Regardless of how it appeared to us, this was the new normal. Then came the #FreeBritney movement.
In January 2019, Spears canceled her second Las Vegas residency just six weeks before opening night, revealing that her father had suffered a near-fatal colon rupture and she wished to focus more on her family. The following month, her team announced she had entered a psychiatric facility to focus on self-care, citing her father’s failing health. The internet, in a luxury not afforded to Spears in 2007, lauded her for taking care of her mental health. Soon after, Wallet resigned as her conservator just weeks after getting a significant pay raise. Concerned fans held their breath, knowing this unexpected left turn meant another shoe had yet to drop. Soon after, the podcast BRITNEY’S GRAM—normally dedicated to dissecting her cheerful and eclectic Instagram page—played an anonymous call from a paralegal who had alleged familiarity with Spears’ conservatorship. According to the caller, Spears had actually been admitted to the facility against her will and for much longer than her team had led the public to believe. This abuse of Spears’ personhood was just one of many, the caller warned, and it had been completely enabled by the conservatorship. Suddenly, the nefarious subtext of this narrative became a recorded, reported version of the truth. It sparked the online #FreeBritney movement, in which fans and sympathetic activists demanded that the conservatorship be dissolved. The judge assigned to Spears’ case listened, somewhat, and ordered an investigation into these claims and a reevaluation of the conservatorship as a whole.
Over the last year, the medical expert appointed to the case died suddenly. Spears’ sons received a restraining order against Jamie Spears following a physical altercation. He was removed as conservator, and someone else was handed the reins. More hearings were scheduled, but no actions to alter or altogether end the conservatorship have been taken. While reports indicate Spears requested to be removed from the conservatorship, for the first time since its inception, she has yet to do so publicly, nor has she ever addressed the #FreeBritney movement. (Some fans are adamant that every Instagram caption she writes and book recommendation she shares is riddled with coded messages.)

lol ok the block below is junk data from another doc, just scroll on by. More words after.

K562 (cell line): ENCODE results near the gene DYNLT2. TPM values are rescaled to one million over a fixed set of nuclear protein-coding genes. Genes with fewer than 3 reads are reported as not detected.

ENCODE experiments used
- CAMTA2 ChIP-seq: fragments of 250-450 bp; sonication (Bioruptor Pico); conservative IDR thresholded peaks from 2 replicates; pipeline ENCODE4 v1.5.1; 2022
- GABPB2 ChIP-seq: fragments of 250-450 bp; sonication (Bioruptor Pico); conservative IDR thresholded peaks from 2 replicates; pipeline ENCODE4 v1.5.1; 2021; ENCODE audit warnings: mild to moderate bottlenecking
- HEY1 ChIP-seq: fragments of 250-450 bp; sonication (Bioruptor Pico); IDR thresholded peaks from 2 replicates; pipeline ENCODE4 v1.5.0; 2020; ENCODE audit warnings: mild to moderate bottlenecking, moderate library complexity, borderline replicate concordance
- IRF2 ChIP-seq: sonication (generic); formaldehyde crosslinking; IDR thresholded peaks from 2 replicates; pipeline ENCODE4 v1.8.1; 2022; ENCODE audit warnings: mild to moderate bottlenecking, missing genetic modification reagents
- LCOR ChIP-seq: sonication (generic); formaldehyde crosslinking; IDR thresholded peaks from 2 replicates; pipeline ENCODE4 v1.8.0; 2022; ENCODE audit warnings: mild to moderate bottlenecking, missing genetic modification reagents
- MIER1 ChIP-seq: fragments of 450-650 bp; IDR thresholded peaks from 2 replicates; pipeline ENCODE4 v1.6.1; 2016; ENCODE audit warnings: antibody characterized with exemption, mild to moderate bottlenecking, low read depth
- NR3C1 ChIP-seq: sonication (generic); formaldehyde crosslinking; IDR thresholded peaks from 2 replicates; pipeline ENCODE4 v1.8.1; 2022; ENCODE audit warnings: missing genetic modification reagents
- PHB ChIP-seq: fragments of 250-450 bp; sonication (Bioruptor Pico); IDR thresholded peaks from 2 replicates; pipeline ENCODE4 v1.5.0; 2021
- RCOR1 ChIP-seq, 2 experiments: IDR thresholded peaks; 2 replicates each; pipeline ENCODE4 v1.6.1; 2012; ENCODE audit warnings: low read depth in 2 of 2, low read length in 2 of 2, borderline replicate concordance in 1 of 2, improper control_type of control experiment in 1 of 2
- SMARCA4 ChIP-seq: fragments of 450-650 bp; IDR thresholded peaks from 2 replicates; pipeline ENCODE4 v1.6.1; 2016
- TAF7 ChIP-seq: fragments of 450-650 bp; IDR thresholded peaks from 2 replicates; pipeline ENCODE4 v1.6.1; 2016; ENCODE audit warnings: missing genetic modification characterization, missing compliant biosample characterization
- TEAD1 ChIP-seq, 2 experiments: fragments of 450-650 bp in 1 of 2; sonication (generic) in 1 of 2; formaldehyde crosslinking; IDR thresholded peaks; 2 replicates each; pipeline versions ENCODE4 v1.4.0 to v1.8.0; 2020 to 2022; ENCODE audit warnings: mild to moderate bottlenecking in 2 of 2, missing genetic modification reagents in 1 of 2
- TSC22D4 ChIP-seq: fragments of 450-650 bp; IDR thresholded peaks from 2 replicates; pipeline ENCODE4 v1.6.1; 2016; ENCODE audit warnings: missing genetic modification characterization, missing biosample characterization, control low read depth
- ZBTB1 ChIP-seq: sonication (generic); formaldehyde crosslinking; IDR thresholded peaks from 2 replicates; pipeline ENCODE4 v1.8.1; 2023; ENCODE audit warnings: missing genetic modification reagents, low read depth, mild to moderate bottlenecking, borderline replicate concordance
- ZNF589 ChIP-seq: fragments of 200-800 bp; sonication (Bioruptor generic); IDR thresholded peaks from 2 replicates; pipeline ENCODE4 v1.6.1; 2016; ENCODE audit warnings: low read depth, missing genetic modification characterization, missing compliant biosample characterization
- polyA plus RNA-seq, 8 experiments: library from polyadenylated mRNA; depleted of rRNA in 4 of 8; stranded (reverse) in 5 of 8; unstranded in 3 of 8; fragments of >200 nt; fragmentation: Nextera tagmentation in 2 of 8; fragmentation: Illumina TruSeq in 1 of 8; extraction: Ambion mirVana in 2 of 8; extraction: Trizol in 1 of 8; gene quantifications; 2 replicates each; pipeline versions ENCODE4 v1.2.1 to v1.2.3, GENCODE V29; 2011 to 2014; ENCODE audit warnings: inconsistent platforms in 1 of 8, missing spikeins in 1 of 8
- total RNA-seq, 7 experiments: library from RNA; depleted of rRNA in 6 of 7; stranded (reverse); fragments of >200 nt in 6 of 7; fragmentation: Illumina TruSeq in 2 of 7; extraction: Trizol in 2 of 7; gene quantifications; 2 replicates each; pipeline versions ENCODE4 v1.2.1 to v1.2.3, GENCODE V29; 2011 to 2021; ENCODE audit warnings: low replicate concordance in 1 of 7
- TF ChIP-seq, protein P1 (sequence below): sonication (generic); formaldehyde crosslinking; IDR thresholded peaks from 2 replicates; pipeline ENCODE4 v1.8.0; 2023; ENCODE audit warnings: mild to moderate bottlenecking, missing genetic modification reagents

With boundless questions and virtually no answers, the #FreeBritney mentality oftentimes feels ableist, a willful ignorance to the possibility that Spears might actually require this type of life management. Much of the movement is rooted in emotion rather than facts, fandom rather than true activism. Still, it was Spears the entertainer who amassed a vast fortune that now seemingly provides the sole income for much of her family and close friends. But now it’s Spears the person, unable to spend that money herself or enjoy the same freedoms as those on her payroll, who called for the dismantlement of an economic system that oppressed us, then failed us. Maybe in advocating for herself and seeing others advocate for her, a fighting spirit has awoken within the singer. For now, on both fronts, it appears Spears is content to lead by example even if she is unsure how to tackle either issue. “Although I don’t have all the answers,” she wrote in another Instagram post last week, “I do know how to try to stay strong and positive and show courage.”